Following in Elizabeth Freeman's wake

Thursday June 24, 2010

"Any time, any time while I was a slave,

if one minute's freedom had been offered

to me, and I had been told I must die

at the end of that minute,

I would have taken it --

just to stand one minute

on god' airth a free woman -- I would."

-- Elizabeth Freeman

STOCKBRIDGE -- A well-executed pursuit of the past may shed light on the present.

Elizabeth Freeman was a pioneer in the African-American experience -- the first woman to successfully sue for her liberty in Massachusetts. She helped to end slavery in this state.

Freeman she wrote a pivotal chapter in the narrative of the nation; W.E. Du Bois claimed her as either his figurative or literal ancestor, and her name is included in any comprehensive list of important figures during Black History Month.

But many people do not yet know her name.

Two writers have decided to expand that sparse chapter into a complete work, taking a close look at Freeman's life, where others were content to let assumed facts stand.

"One Minute a Free Woman -- Elizabeth Freeman and the Struggle for Freedom," published by the Upper Housatonic Valley Heritage Trail, tells how any lifetime has unpredictable complexities, with compelling new twists and turns even centuries later waiting to be revealed.

Emilie Piper is a research librarian at the Berkshires Athenaeum's history department, the local history collection with materials ranging from Herman Melville's manuscripts to a local genealogy. Working in the largest gathering of the county's history, it occurred to Piper that there was "not a lot of material about Native and African ethnic" stories.

A striking instance of this incompleteness led her to Freeman.

Piper approached David Levinson, the editor of the African American Heritage Trail. Levinson had edited a collection of articles in 2006, "African American Heritage in the Upper Housatonic Valley." Piper had contributed to that collection, and it had a section on Freeman.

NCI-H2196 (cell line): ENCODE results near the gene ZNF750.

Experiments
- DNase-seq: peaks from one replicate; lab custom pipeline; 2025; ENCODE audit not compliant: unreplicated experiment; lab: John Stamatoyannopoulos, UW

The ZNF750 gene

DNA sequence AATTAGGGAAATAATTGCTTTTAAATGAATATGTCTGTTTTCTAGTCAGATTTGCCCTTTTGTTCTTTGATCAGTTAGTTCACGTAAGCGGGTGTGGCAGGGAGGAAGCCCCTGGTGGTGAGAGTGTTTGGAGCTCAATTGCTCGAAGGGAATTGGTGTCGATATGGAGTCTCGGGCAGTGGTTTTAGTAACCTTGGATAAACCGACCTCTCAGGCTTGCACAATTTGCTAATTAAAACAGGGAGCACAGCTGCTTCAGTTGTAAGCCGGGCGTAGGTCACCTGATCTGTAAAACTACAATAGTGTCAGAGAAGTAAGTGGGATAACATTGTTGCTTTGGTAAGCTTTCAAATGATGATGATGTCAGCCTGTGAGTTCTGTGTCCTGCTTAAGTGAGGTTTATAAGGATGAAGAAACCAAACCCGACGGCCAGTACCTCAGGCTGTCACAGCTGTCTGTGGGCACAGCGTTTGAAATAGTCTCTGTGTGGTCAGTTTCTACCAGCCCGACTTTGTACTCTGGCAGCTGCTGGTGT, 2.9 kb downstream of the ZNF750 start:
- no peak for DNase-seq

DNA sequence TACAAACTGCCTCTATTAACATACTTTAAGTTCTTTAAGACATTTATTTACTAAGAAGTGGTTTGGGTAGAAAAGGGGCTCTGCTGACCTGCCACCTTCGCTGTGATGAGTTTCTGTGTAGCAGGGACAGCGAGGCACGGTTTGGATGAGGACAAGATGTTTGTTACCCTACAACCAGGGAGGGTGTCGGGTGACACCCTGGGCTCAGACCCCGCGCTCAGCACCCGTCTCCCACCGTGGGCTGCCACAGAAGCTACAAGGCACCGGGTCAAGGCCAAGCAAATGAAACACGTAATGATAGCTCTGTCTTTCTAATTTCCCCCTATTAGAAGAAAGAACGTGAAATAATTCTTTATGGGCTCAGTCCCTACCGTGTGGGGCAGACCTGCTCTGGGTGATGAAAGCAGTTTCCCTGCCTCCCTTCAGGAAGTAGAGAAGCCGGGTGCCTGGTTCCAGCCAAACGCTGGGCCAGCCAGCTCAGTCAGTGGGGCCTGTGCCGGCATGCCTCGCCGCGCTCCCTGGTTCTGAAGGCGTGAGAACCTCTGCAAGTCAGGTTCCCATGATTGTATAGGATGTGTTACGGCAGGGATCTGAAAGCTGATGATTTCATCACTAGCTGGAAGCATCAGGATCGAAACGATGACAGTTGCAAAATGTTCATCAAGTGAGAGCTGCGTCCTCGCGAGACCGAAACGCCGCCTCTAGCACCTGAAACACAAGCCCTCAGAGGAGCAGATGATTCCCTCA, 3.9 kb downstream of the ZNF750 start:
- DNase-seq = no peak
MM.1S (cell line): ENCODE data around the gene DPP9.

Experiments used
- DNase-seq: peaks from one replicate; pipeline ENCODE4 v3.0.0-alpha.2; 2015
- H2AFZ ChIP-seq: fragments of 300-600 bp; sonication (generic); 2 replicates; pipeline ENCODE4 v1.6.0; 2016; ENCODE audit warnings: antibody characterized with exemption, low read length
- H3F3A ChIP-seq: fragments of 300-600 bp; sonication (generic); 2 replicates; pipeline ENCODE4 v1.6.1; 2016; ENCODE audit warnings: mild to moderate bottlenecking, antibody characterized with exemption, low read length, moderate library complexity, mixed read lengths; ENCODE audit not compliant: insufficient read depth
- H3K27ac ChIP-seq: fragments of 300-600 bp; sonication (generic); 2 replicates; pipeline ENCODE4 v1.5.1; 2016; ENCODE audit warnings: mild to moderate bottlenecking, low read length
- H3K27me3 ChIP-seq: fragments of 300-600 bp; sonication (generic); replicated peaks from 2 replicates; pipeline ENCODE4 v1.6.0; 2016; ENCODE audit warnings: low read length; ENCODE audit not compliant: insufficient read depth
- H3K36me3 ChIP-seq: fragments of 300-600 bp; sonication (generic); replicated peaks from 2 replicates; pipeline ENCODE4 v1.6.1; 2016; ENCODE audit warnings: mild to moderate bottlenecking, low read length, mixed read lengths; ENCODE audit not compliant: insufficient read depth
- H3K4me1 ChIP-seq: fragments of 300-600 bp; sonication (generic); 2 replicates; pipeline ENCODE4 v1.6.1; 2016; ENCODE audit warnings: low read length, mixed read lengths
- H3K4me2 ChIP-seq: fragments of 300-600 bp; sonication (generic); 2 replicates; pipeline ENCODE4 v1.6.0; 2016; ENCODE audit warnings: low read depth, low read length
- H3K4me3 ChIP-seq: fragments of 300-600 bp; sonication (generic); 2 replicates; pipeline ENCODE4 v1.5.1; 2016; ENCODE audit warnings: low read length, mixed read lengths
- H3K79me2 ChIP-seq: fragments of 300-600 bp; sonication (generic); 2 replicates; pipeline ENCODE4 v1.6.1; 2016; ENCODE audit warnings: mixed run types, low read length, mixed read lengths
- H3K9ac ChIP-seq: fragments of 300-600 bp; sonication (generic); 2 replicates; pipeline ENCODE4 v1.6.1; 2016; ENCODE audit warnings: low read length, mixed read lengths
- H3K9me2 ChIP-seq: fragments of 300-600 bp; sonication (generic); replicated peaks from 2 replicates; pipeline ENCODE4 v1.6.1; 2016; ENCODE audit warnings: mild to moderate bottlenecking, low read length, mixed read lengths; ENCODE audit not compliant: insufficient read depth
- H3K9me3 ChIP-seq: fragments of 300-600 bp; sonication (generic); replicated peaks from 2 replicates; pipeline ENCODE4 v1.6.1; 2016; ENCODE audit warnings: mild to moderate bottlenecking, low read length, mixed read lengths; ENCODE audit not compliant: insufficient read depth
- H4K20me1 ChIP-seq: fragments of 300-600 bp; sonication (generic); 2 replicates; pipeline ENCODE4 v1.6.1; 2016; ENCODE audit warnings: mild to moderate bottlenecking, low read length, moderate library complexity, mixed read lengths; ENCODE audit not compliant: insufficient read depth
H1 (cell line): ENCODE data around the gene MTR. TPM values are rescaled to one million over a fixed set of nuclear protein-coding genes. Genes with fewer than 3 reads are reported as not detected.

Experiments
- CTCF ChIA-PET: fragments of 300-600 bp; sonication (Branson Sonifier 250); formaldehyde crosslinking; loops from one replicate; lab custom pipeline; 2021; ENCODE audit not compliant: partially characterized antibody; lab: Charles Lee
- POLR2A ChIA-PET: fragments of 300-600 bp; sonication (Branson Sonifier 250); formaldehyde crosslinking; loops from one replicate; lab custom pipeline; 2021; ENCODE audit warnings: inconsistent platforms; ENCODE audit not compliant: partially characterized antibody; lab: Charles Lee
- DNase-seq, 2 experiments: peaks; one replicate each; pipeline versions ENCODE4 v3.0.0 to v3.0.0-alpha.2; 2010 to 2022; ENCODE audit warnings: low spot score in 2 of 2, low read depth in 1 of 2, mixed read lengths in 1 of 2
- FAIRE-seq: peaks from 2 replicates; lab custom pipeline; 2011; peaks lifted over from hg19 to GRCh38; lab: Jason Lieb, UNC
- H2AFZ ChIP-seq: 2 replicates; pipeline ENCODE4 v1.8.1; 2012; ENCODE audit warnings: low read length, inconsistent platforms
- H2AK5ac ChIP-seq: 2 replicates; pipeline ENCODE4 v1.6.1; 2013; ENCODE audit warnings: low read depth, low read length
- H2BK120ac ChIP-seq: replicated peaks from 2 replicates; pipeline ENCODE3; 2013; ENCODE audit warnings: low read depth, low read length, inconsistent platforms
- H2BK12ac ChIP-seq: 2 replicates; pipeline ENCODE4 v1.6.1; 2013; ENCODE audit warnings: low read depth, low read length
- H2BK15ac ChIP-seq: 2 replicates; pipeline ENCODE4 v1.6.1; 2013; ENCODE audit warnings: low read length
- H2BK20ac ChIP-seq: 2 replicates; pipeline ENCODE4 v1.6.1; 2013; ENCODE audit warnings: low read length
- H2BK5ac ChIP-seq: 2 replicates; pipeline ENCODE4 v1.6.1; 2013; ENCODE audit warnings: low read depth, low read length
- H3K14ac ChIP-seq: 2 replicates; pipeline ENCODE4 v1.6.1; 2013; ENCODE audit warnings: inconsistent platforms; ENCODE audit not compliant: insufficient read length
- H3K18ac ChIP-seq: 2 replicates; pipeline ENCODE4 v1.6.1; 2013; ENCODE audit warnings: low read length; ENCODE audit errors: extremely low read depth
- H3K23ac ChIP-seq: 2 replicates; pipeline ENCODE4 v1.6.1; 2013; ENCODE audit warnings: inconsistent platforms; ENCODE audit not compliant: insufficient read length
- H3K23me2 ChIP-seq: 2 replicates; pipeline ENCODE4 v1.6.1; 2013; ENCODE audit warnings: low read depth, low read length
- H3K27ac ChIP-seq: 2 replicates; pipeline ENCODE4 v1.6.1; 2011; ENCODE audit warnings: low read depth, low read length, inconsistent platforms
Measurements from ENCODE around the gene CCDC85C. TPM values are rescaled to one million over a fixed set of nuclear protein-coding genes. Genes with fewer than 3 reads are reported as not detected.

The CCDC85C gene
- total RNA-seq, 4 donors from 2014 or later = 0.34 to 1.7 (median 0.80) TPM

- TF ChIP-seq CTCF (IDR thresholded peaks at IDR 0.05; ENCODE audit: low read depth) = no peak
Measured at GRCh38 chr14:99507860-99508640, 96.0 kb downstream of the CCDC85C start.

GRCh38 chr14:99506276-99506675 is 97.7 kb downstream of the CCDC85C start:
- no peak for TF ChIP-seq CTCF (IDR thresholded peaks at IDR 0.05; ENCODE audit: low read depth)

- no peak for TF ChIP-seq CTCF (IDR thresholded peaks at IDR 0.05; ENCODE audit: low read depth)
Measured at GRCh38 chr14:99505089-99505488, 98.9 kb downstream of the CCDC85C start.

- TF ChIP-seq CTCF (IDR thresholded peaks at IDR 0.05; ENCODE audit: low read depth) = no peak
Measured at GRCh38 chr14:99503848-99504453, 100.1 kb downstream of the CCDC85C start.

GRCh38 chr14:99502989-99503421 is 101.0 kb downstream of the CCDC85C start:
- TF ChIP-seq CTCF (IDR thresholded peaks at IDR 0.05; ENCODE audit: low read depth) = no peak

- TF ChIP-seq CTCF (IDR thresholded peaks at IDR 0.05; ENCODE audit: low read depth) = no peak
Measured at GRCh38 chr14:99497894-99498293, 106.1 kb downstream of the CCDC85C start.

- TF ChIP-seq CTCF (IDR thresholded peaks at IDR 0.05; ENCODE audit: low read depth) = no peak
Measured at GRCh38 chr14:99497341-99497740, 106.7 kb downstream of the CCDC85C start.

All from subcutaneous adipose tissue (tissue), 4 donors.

Levinson commented that the material Piper had gathered on Freeman and her community "had the makings of a good article " and then, as the amount of information grew, "the makings of a good book."

Piper and Levinson will discuss how they delved into Freeman's life on Sunday at 2 p.m. at the Stockbridge Library.

Piper had already written a book about black orderly Agrippa Hall. She said she enjoyed tracing details for the new project.

"It was fun to see it all come together," she said.

Cultural anthropologist Levinson turned his focus outward.

"It was a good story," he said, "not just about her life." The book expanded "into other black families in the area, spread out over time and place."

Applying their specialties, they entered a three-year collaboration that spanned West Haven and Connecticut and "covered the territory" of Freeman and her community.

Piper and Levinson pored over census records and court documents. A slave born in Claverack, N.Y., Freeman came to the Berkshires as a slave to Colonel Ashley in Sheffield beginning around 1744. She left and refused to return to the farm when Mistress Ashley struck her in the head with a shovel.

Freeman consulted abolitionist lawyer Theodore Sedgwick to put forth her case, and they won -- the Massachusetts Supreme Court declared slavery illegal in the state.

The story has a tender human element, according to Levinson. Theodore's daughter. Katherine Sedgwick, was a novelist, essayist, and artist who mentioned the mutual fondness between the lawyer's family and the freed slave who soon afterward came to work for them.

The Sedgwick chldren called Freeman "Mum Bett." She cared for them, since their real mother was often ill. Freeman became a well-known midwife, living with striking independence for her race at the time.

The children she delivered and cared for remembered her in their adult diaries. Hundreds owed their lives to her -- according to lore, she never lost a child -- leaving a greater impression during her lifetime than her lawsuit did.

Her relationship with the Sedgwick family did not end when she left their service. She continued to visit them, and afterward her children and her employers kept in contact until all the Freemans left the Berkshires.

Piper and Levinson were interested also in Freeman's will, which Piper called "unusual" for a black woman. The document had never been seriously considered before, she said, and she was "astonished" at the list of Freeman's household possessions, which suggested a level of comfortableness that exceeded her black contemporaries.

Her farm, bought during her work as a midwife, she left in trust to her daughter and grandchildren.

Piper and Levinson traced Elizabeth's lineage to 1965 in Connecticut. During the course of interviewing modern black residents, they came to realize that her story was not discussed in schools.

On Sunday, they will describe the experience of cutting through the folklore to find truth. Before and after the event, the Historic Museum and Archives will be open.

Barbara Allen, curator of the Stockbridge Library's historic collection, describes their book as "history that touches," a valued addition to the established facts of Freeman's life.

If you go ...

What: 'One Minute a Free Woman,' new book on the life of Elizabeth Freeman -- talk and reception

Where: Stockbridge Library,

46 Main St., Stockbridge

When: Sunday at 2 p.m.